HOW TO JUSTIFY TORTURE: INSIDE THE TICKING BOMB SCENARIO
Paperback ISBN: 9781912248582
eBook ISBN: 9781912248599
"As passionate as it is rigorous... Anyone sickened by the global re-emergence of torture as a ‘tool of justice’ will find resources for resistance here."
Bob Brecher, University of Brighton
"A must-read book for anyone interested in how the authoritarian turn since 9/11 has been legitimised in popular culture."
Peter Morey, University of Birmingham
"A timely, thoroughly compelling critique that deserves the widest possible readership."
Sam Thomas, Durham University
Published by Repeater Books in 2019.
If there was a bomb hidden somewhere in a major city, and you had the person responsible in your custody, would you torture them to get the information needed to stop the bomb exploding, preventing a devastating terrorist attack and saving thousands of lives?
This is the ticking bomb scenario — a thought experiment designed to demonstrate that torture can be justified.
In How to Justify Torture, cultural critic Alex Adams examines the ticking bomb scenario in-depth, looking at the ways it is presented in films, novels, and TV shows — from Batman Begins and Dirty Harry to French military thrillers and home invasion narratives. By critiquing its argument step by step, this short, provocative book reminds us that, despite what the ticking bomb scenario will have us believe, torture can never be justified.
Introduction: Torture and the Texture of Common Sense
One: Utility: Torture as Objective Technology
Two: Virtue: Dark Heroism from Dirty Harry to Daredevil
Three: Protectivity: Torture as Parental Responsibility
Conclusion: Anatomy of a Ticking Bomb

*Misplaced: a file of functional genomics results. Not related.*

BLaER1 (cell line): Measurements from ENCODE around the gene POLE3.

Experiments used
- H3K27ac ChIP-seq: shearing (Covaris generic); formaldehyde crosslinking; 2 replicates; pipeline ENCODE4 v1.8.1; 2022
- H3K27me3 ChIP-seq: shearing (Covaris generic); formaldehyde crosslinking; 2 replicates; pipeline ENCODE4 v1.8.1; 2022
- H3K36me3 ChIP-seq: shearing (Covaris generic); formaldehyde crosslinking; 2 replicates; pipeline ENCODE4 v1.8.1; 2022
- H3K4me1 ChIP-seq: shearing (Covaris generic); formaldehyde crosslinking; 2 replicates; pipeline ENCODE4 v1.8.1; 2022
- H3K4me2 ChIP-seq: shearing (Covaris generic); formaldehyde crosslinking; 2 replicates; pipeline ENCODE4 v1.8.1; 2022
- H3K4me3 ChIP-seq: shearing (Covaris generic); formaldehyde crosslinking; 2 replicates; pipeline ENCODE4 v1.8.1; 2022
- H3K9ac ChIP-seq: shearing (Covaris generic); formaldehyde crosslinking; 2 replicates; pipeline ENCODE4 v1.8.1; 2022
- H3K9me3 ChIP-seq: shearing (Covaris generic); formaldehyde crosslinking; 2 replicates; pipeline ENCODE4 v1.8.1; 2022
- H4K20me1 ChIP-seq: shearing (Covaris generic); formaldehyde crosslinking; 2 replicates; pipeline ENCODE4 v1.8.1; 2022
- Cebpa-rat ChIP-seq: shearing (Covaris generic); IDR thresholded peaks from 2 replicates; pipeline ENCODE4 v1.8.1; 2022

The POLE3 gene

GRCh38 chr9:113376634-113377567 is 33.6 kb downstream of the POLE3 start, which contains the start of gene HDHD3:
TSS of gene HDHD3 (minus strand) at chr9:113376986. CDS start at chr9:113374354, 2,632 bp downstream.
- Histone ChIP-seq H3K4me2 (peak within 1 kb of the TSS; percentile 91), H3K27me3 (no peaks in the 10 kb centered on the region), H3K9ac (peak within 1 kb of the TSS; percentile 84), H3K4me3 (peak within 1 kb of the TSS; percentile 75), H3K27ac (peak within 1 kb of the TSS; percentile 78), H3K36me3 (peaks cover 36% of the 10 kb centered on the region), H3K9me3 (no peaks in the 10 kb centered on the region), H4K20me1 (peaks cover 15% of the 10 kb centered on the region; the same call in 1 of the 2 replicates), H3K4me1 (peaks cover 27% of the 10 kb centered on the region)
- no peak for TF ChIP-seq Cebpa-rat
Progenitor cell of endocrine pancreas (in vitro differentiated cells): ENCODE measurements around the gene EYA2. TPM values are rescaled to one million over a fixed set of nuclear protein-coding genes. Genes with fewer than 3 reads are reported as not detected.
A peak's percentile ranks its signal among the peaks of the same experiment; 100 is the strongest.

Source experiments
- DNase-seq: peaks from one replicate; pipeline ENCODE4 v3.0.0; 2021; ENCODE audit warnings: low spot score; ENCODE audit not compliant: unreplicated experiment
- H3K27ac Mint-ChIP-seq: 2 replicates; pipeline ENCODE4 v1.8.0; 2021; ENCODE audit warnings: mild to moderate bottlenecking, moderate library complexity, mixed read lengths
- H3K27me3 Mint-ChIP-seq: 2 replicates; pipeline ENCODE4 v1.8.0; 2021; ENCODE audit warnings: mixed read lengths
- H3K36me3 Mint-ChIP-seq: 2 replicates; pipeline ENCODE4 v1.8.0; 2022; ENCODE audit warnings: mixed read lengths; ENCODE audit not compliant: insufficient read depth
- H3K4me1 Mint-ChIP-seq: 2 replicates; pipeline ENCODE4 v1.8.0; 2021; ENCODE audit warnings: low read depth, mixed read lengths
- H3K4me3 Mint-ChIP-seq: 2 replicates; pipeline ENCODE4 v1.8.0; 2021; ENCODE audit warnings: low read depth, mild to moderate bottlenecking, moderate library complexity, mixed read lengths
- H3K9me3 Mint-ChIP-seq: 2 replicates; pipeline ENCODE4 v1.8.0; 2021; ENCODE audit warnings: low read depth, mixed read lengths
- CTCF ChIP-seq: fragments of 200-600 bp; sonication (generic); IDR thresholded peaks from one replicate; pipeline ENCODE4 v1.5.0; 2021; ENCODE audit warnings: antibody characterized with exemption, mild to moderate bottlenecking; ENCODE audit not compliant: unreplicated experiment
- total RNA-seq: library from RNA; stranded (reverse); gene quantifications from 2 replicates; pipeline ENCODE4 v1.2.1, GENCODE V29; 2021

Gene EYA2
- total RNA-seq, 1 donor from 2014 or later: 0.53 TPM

"The claim that culture is political is, for me, quite a simple claim: Parliaments, philosophy seminars and talk shows aren’t the only places where we have public debates about moral, ethical and political debates. Sometimes we have them in the cinema or on Netflix."
Making Torture American Again, With Help From Hollywood, an interview with Kasia Anderson at Truthdig on 23/9/2019. PDF
"In Israel they briefly had an exemption for this, when they said 'you should never torture anybody under any circumstances, but if you can demonstrate that you are preventing imminent harm by torturing people, then you will have some legal protection in the courts.' And of course, ticking time bomb scenarios started to appear all the time, not because they were really happening, but because the police and military knew they had a loophole and started to exploit it."
"There are many urgent conversations to be had about torture, and ticking bombs feature in none of them. Nonetheless, it has become a ubiquitous argument. [...] In sum, the ticking bomb scenario works, and has remained popular and persuasive, because these three ideas — utility, virtue and protectivity — dynamically overlap and interact to create a false idea: that torture can be justified."
"What I would like to think I have done with this book is give people a set of tools on how to respond to the ticking bomb scenario. I wanted to give people a way of saying, well actually that’s wrong, think about it from this perspective."
Getting Away With Torture is Easy When You're Captain America, an interview with Paola de Varona at The Outline on 5/9/2019. PDF
"Oh my God, he's actually referenced that bit in Always Sunny when Frank's waterboarding Dee in the toilet."